Originally Posted by covskin View Post


And the perennial question, where to clip them on.

 

In pictures from the 80s onwards, they're clipped very close together at the back (y style), which is how they're still worn today, incl. by most skins of the 'trad' variety. You don't get any of that in 1968-70 pictures, though. Like the obligatory 0.5 inch turn-up, it seems to have become a code for "I'm in the know / I'm not a complete shlub" only in the 80s.

 

Tbh I prefer the 0.5 turnup, authentic or not, and I'm agnostic/indifferent on Y vs X clipping.

post #24055 of 24872
Quote:
Originally Posted by Bela Kun View Post
 

 

In pictures from the 80s onwards, they're clipped very close together at the back, which is how they're still worn today by skins, incl. those of the 'trad' variety. You don't get any of that in 1968-70 pictures, though. Like the obligatory 0.5 turn-up, it seems to have become a code for "I'm in the know / I'm not a complete shlub" only in the 80s.

 

 

Just looks lazy to me, and not ''in the know''. i dont get the half inch turnup thing too seeing as it wasn't the same in every place, but that discussion has been done to death.

post #24056 of 24872
DJ... Northern skins - I haven't seen it before - nice one. (I never looked that scruffy, tho'.) shog[1].gif

FTR: I often wear braces - belts slip if you are a bit rotund shog[1].gif - and mine are all just one clip at the back.

That said, when I'm driving, I tend to slip them off so as not to look as if I'm some old yuppie - sad old bassa, I suppose. icon_gu_b_slayer[1].gif
post #24057 of 24872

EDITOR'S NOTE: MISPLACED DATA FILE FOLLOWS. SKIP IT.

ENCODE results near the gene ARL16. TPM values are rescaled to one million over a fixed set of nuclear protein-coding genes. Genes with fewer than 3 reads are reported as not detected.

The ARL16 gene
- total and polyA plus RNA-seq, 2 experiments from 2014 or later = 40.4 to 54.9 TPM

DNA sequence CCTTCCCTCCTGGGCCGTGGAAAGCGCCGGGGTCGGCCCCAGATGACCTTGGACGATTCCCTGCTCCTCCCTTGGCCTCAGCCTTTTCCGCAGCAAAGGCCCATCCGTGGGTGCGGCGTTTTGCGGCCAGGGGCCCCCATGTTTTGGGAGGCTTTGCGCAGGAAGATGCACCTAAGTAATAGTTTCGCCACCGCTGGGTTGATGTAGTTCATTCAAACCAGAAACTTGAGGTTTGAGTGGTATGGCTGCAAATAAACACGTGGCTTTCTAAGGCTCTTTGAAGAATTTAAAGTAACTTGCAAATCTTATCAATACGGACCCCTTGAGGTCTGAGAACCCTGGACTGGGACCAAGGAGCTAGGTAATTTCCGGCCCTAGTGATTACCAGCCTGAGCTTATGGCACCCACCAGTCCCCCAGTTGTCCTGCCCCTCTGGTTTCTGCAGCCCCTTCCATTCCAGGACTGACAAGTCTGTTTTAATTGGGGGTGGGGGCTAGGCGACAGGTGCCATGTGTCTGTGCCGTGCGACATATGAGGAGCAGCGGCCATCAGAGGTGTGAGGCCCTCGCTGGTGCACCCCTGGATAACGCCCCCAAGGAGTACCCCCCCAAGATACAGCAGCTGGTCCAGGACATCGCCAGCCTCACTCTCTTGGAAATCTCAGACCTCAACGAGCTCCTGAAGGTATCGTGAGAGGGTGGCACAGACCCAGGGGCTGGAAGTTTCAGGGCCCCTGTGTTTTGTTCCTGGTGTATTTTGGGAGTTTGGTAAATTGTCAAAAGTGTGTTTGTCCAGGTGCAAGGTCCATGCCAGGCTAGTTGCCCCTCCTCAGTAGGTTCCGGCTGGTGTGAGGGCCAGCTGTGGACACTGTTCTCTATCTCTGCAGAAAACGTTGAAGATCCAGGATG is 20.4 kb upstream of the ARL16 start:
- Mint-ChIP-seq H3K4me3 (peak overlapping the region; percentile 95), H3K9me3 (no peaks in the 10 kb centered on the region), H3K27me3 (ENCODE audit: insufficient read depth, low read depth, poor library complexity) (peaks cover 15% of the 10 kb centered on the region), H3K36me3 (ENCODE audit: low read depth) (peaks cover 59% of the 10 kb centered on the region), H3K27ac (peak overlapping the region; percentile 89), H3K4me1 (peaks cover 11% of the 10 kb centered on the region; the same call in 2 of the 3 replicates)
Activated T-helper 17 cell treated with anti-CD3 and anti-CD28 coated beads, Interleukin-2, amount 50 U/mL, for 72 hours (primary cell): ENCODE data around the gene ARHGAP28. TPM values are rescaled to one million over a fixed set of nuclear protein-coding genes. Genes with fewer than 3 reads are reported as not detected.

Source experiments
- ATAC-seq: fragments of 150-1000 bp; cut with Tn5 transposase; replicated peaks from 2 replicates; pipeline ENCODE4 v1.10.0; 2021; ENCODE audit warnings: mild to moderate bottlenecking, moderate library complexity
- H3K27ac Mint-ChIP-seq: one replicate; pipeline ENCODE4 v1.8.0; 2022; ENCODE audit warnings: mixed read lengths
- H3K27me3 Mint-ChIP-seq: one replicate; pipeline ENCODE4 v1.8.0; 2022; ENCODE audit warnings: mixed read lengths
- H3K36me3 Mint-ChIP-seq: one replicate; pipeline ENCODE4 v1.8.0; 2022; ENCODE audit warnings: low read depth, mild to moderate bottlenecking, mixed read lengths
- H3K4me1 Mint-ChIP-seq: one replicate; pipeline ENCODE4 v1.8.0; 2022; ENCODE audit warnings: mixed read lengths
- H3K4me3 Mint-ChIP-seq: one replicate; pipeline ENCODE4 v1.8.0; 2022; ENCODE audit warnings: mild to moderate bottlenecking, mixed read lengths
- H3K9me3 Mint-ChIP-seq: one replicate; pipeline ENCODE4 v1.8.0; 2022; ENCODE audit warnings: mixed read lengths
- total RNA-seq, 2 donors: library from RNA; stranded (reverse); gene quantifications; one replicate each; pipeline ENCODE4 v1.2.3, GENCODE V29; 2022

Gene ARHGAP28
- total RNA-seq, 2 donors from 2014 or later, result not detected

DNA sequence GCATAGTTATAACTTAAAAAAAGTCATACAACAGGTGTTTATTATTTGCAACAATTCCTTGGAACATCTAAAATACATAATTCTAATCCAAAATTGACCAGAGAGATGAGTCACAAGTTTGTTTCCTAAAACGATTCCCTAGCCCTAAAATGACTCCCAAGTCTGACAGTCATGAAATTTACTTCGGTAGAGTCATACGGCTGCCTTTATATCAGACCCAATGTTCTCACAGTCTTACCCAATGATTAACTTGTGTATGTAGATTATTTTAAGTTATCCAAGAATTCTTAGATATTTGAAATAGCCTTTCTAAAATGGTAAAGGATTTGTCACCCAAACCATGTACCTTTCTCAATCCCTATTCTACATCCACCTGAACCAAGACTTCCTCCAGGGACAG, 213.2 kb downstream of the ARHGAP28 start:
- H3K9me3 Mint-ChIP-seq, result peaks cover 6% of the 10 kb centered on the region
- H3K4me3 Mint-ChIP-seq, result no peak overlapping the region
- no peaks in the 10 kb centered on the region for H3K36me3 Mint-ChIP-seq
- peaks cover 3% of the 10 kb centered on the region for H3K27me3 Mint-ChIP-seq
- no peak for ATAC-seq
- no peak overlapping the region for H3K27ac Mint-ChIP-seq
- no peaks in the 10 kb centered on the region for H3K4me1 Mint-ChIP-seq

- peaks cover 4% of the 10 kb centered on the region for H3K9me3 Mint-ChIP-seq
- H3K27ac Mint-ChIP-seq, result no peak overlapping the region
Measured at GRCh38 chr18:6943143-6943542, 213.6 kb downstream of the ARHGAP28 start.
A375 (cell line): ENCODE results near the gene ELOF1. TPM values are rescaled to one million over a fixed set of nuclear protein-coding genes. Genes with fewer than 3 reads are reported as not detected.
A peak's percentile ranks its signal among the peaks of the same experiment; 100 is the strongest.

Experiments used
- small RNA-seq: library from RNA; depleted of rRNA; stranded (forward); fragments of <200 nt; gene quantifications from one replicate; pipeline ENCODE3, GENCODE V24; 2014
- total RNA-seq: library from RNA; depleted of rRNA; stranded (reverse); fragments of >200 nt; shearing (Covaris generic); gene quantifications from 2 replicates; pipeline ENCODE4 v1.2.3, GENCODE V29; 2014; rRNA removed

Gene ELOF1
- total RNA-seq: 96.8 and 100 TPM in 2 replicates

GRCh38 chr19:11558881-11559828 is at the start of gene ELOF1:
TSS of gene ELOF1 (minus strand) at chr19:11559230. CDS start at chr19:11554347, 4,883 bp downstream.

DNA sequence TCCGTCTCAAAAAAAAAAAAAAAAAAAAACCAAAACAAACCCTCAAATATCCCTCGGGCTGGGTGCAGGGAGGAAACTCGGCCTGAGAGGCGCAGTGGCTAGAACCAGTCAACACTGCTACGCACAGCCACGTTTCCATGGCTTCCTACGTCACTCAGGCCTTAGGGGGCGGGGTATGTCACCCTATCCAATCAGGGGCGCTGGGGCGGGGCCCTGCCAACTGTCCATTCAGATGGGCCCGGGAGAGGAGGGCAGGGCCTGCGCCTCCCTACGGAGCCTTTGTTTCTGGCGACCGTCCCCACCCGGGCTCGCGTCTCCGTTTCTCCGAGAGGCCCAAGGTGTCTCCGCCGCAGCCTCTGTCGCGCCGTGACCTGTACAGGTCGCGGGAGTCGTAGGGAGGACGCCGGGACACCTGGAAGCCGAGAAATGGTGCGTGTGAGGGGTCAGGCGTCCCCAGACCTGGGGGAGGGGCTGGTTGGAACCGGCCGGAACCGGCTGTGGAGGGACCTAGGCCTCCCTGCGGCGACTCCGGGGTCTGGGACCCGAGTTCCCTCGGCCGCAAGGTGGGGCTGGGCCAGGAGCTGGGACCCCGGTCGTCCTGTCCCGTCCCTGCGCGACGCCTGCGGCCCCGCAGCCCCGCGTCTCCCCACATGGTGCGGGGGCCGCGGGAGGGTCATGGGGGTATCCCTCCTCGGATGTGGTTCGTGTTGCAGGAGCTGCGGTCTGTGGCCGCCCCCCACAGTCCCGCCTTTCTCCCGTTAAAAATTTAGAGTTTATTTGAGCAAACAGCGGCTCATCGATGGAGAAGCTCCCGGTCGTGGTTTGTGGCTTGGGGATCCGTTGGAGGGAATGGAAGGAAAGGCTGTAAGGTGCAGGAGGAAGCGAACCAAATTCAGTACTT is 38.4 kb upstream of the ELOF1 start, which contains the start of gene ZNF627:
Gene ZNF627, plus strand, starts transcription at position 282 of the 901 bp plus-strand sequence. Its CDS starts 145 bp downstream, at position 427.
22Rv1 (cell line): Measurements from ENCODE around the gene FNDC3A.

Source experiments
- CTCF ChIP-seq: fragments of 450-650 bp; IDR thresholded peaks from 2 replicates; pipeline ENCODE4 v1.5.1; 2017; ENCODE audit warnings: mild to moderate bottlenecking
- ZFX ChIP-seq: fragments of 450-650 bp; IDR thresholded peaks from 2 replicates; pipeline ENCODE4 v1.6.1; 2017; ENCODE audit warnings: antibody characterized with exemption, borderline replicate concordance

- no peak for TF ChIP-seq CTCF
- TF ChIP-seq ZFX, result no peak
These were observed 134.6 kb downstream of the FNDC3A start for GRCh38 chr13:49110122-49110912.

Quote:
Originally Posted by Sean Carlson View Post

And this is Bryan Webb. A very encouraging guy and loved to talk about his suedehead/bootboy days...




This is one such memory of his. Unfortunately he's not with us anymore but it was an honor to "virtually" meet him.


 

“I lived in West London and was lucky enough to be surrounded by Reggae music and black culture – I bought as many 7″ singles as I could with my pocket money and Saturday job wages! I shopped in Shepherds Bush Market and Harlesden for the latest Trojan and Pama releases – the Trojan charts were my bible and tried to listen to every new release each week. I would spend hours in the record shops (my favorite being Muzik City and Websters in Shepherds Bush)”




“I managed to persuade my parents to buy me a Ben Sherman shirt for school and some Frank Wright black tasselled loafers… And never looked back! My sta-press and tonic trousers came next – after my prized possession of Dr. Martens boots! We got into lots of scraps and mischief – nothing horrific and fairly harmless really. My main passion was music and clothes.”